6.2. Sense of Agency
The feeling of controlling the robot decreased in the auto condition compared with the tele condition (t(11) = 2.519, p < 0.05, r = 0.604). Similarly, the feeling that the movement of the robot was the own movement tended to decrease in the auto condition compared with the tele condition (t(11) = 1.795, p = 0.100, r = 0.476). In contrast, these feelings did not statistically decrease in the semi condition compared to the tele condition, regardless of the intervention of autonomous behavior during teleoperation (controlling: t(11) = 1.047, p = 0.318, r = 0.301; own movement: t(11) = 1.246, p = 0.239, r = 0.352). These results mean that the visual guidance according to the autonomous vision line movement of the robot can maintain the sense of agency (Hypothesis 2) when mixing the autonomous vision line movement of the robot into the teleoperation. However, only the visual guidance is not effective for maintaining the sense of agency. Therefore, Hypothesis 1 was not supported.
6.3. Social Telepresence
The feeling of being in the same room with another person while listening (t(11) = 3.022, p < 0.05, r = 0.674) and speaking (t(11) = 2.421, p < 0.05, r = 0.590) decreased in the auto condition compared with the tele condition. As with the sense of agency, these feelings did not statistically decrease in the semi condition compared with the tele condition (listening: t(11) = 1.393, p = 0.191, r = 0.387; speaking: t(11) = −0.561, p = 0.586, r = 0.167). These results mean that robot conferencing performed through an autonomous robot decreases social telepresence, but that autonomous behavior mixed into teleoperation does not decrease social telepresence (Hypothesis 3).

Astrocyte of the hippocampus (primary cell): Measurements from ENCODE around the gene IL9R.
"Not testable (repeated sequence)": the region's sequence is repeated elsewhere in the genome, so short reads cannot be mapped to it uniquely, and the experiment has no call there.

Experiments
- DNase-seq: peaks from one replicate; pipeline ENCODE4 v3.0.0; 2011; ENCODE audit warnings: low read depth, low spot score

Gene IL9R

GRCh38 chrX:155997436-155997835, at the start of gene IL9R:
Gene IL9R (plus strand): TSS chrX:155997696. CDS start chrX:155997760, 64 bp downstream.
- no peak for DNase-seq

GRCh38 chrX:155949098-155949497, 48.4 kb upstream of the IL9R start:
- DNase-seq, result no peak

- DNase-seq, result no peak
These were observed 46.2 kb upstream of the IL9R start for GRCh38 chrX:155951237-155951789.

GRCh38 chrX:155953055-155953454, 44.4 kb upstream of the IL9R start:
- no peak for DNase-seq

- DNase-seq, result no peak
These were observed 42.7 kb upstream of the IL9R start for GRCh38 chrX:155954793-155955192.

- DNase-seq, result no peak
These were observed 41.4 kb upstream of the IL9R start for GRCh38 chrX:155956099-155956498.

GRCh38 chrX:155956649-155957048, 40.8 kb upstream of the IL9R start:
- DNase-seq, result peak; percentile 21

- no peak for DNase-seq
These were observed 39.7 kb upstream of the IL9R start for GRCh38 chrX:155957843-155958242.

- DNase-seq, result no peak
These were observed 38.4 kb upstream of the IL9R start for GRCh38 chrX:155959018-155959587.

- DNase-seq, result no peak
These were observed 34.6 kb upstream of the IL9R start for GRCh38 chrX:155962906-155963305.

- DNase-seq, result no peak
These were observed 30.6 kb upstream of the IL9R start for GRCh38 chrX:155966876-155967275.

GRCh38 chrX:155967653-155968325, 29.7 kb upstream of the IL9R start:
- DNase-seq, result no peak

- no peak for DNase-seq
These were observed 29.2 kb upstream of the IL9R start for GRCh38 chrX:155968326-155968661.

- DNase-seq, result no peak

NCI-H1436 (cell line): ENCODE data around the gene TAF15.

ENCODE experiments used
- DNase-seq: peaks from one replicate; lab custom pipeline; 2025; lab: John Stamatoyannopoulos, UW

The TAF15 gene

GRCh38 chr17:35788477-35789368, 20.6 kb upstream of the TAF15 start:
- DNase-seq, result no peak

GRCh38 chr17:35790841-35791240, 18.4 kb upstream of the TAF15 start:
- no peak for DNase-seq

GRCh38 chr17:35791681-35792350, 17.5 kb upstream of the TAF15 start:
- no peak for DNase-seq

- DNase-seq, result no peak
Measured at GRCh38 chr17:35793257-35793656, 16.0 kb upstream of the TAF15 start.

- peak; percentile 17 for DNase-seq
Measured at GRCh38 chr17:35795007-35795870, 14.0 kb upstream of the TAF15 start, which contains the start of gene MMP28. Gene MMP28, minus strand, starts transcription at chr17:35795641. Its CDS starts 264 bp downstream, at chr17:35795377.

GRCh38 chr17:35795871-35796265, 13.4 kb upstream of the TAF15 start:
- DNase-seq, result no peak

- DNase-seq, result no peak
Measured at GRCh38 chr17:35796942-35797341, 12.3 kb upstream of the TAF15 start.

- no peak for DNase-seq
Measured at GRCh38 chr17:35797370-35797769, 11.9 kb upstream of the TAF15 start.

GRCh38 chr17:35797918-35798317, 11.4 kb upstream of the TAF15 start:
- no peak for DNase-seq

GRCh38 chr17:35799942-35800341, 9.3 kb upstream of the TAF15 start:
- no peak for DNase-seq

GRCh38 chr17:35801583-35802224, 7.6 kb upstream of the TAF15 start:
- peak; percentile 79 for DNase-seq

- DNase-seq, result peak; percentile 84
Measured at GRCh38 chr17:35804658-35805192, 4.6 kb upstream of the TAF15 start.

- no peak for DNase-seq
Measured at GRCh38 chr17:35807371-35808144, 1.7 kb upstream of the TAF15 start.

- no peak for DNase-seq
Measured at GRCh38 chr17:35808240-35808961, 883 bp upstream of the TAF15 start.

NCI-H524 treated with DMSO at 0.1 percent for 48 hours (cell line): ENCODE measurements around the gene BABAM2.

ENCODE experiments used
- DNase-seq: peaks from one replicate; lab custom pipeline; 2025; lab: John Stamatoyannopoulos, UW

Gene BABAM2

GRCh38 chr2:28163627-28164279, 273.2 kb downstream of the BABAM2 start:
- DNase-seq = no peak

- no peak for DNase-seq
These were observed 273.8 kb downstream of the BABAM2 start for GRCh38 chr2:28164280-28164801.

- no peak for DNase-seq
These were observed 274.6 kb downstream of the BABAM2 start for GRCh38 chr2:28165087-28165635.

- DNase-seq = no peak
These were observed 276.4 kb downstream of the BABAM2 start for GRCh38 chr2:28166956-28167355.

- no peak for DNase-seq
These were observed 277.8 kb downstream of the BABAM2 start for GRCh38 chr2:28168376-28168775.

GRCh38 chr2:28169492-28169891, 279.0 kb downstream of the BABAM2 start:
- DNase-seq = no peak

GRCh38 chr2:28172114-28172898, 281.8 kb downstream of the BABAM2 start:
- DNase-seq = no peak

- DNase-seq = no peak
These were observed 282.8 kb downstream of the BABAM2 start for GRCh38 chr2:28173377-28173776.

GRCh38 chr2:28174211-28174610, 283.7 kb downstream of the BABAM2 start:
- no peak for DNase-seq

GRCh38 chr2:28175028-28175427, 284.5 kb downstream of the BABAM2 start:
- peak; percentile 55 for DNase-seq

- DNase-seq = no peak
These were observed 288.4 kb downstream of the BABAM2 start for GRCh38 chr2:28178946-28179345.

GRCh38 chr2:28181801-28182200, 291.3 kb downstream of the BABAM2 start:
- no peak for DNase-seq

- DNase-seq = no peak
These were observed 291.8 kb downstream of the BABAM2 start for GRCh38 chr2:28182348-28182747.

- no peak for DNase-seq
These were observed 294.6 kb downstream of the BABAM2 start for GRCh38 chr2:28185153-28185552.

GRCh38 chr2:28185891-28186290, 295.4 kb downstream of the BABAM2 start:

6.4. Comfort Level
When listening to the partner speak, the auto condition was more comfortable (t(11) = −3.545, p < 0.05, r = 0.730) and less nervousness-inducing (t(11) = 2.035, p = 0.06, r = 0.414) than the tele condition. On the other hand, when speaking to the partners, there was no significant difference in comfort level (listening: t(11) = −0.456, p = 0.658, r = 0.136; speaking: t(11) = −0.938, p = 0.368, r = 0.272) and nervousness (listening: t(11) = −0.491, p = 0.633, r = 0.146; speaking: t(11) = 0.000, p = 1.000, r = 0.000) between the auto- and tele-conditions. In addition, the result of the memory test showed that the subjects tended to remember the answers of the answerer in the auto condition better than in the tele condition (t(11) = −2.030, p = 0.067, r = 0.522). However, the difference between the tele- and semi-conditions was not significant (t(11) = 0.583, p = 0.572, r = 0.173). These results indicated that completely replacing a teleoperation with autonomous behavior improves the comfort level while listening to the partner speak, but this effect is not attained when an operator is speaking and when partially replacing a teleoperation.